Spot The Stinger: How To Distinguish Wasps From Hornets
When the end of August rolls around and everybody is looking to get outside and enjoy the last of the warm weather, it’s easy to forget that flying pests are still out and active. That’s why too many late-summer outings and picnics find themselves inundated with bugs as the summer winds down - and nothing spoils a fun afternoon outdoors quite like a painful sting.
No sting is fun to experience, especially when you don’t see it coming. That’s why it’s always a good idea to know which flying stinger you might be dealing with, and how best to respond to the particular attacker in your area - whether it’s a simple bee, or something a bit bigger like a wasp or a hornet.
The big questions, though: what exactly is the difference between a wasp and a hornet?
Here’s a look at how you can distinguish a wasp or hornet from an average honeybee, and how to tell wasps from hornets and vice-versa. With luck, you should be able to identify - and remove - the particular stinging pest threatening to ruin your end-of-summer outings.
Bees vs. Wasps vs. Hornets
While bees, wasps, and hornets may all share some things in common - wings, stingers, nests, and colors - a closer look shows that all three are actually quite different. Knowing which one you’re actually dealing with can seriously help your removal efforts.
Of all stinging insect pests to worry about, bees should almost always be at the bottom of the list. Although some bee species do have the potential to sting, many - especially honeybees - can be perfectly harmless, and are often looking for nothing more than a steady supply of pollen and a place to build a nest.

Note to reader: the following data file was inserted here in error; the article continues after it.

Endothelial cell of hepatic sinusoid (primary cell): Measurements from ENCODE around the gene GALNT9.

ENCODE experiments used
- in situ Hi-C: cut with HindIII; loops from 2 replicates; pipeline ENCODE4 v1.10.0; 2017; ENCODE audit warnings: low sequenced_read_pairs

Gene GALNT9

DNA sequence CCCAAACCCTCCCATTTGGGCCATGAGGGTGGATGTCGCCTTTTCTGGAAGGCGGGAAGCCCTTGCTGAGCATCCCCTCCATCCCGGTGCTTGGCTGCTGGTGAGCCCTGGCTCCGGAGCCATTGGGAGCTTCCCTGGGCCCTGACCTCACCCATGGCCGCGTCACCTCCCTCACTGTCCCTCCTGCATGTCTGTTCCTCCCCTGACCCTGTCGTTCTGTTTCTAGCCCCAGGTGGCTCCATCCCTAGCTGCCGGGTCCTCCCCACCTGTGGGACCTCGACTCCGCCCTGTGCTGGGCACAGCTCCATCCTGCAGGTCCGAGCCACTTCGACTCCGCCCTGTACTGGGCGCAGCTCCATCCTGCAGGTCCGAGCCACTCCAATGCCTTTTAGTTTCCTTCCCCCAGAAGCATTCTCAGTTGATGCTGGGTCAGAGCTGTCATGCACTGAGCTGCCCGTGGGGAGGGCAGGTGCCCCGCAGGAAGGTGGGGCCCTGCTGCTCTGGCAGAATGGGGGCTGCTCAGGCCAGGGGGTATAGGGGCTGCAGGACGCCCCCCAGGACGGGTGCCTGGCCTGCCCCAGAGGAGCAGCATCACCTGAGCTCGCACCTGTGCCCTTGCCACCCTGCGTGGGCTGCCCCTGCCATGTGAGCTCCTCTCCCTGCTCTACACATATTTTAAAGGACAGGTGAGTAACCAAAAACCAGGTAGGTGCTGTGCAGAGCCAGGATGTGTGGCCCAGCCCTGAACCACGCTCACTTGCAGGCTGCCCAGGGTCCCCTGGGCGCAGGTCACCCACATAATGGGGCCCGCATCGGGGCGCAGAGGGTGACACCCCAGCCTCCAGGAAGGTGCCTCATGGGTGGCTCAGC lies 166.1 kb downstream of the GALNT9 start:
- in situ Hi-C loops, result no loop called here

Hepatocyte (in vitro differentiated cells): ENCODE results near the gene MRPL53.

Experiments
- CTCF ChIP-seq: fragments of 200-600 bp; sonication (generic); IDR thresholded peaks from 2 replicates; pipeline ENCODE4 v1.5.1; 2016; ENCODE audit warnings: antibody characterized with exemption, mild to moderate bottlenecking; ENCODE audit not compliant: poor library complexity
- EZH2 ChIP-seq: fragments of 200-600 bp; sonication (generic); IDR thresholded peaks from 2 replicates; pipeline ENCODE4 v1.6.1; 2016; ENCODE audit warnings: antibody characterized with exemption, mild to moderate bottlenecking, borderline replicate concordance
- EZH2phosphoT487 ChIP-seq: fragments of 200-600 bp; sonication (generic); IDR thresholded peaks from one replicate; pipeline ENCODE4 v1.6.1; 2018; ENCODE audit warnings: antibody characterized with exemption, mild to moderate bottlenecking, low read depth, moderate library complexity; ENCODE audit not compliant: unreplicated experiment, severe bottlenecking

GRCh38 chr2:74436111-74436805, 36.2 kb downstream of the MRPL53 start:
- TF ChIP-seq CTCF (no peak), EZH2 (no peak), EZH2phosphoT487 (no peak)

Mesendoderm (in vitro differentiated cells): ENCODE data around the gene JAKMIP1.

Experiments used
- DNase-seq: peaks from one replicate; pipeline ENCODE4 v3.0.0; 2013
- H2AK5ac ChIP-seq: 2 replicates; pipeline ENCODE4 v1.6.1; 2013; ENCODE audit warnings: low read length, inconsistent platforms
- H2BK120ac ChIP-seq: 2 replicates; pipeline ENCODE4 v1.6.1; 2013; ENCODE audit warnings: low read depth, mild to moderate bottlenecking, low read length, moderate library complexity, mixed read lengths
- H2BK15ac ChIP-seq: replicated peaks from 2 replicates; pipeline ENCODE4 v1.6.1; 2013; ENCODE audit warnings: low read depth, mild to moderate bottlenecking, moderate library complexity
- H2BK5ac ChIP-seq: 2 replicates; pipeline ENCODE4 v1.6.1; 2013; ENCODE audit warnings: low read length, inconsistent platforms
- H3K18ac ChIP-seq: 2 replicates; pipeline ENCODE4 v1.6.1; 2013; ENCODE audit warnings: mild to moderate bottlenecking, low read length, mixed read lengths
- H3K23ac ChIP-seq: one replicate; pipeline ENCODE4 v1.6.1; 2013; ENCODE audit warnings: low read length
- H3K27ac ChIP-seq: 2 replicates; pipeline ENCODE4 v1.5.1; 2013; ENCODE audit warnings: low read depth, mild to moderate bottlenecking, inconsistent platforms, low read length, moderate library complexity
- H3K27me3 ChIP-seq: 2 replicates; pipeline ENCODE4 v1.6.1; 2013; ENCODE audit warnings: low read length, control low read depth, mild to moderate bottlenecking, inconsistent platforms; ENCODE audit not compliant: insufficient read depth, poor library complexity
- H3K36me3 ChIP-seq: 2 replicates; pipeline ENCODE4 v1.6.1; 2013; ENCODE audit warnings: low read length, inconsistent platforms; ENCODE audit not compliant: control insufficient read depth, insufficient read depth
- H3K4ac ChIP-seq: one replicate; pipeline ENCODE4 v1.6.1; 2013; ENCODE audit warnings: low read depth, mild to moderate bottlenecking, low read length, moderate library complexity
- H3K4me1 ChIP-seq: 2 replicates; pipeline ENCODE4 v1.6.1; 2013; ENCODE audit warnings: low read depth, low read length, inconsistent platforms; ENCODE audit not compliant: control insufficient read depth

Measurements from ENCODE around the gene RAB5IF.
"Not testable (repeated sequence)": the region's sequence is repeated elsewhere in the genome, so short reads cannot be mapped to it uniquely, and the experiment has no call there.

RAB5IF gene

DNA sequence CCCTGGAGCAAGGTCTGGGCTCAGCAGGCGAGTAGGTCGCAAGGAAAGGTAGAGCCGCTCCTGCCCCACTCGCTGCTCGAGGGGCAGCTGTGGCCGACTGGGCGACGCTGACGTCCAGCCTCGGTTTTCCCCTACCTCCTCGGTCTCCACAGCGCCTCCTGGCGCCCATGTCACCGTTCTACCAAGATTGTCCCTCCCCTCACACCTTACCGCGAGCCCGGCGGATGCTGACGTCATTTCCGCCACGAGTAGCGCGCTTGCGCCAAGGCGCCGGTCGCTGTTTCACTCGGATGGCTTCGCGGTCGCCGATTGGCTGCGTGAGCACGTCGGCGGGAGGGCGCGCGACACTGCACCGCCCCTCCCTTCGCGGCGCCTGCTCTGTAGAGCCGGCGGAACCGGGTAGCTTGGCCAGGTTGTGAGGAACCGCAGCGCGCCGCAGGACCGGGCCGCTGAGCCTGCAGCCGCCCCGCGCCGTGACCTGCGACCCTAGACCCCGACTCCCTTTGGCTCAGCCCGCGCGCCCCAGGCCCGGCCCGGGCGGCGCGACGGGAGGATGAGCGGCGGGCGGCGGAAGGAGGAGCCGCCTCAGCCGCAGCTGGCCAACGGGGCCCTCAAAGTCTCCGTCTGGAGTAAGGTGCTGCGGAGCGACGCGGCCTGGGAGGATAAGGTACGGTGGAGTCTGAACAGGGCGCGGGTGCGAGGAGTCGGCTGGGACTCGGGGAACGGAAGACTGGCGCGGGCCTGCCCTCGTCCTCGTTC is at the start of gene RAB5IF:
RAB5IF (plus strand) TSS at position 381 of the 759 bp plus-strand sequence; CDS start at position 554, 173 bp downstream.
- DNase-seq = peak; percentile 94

Honeybees - as the name implies - are the only flying insects that produce honey. Generally smaller in size (usually between ½ and ⅝ of an inch), honeybees can be quickly distinguished by bright yellow and black coloring, and are most active in the summer and autumn. While a swarm of honeybees can be frightening, they are generally harmless - and because bees offer huge benefits to natural habitats, these swarms should be safely removed and relocated by a professional when spotted.
Other bee species - like carpenter bees - can be a real nuisance, sometimes boring holes in wood to create nests for their young. Carpenter bees are generally solitary insects, and will not swarm like honey bees. Males also have no stinger, and so cannot sting when threatened. While females are physically able to sting, they rarely will unless roughly handled. Mostly active in spring and summer, carpenter bees can be quickly and safely removed by a stinging insect professional.
While easy to mistake for your average bee from a distance, wasps actually come from a different family of insects under the same order, Hymenoptera. Although sharing many similar outward traits as bee, wasps can look, nest, behave, and respond very differently to their surroundings.
Wasps can generally range in size depending on their species, with the common paper wasp (named for its recognizable paper-like nest material, often formed into a football shape) reaching sizes anywhere from 1.9 to 3.2 cm in length, while other wasps species can reach significantly larger sizes.
One major thing that most sets wasps apart from bees is their nesting behavior. Almost all wasp species are solitary insects, with nearly all common species (with a few notable exceptions - more on that later) living as solitary females building nests to raise their own young. Even paper wasps, which do build colonies, are considered semi-social, with nests reaching no more than a small handful of individuals living together.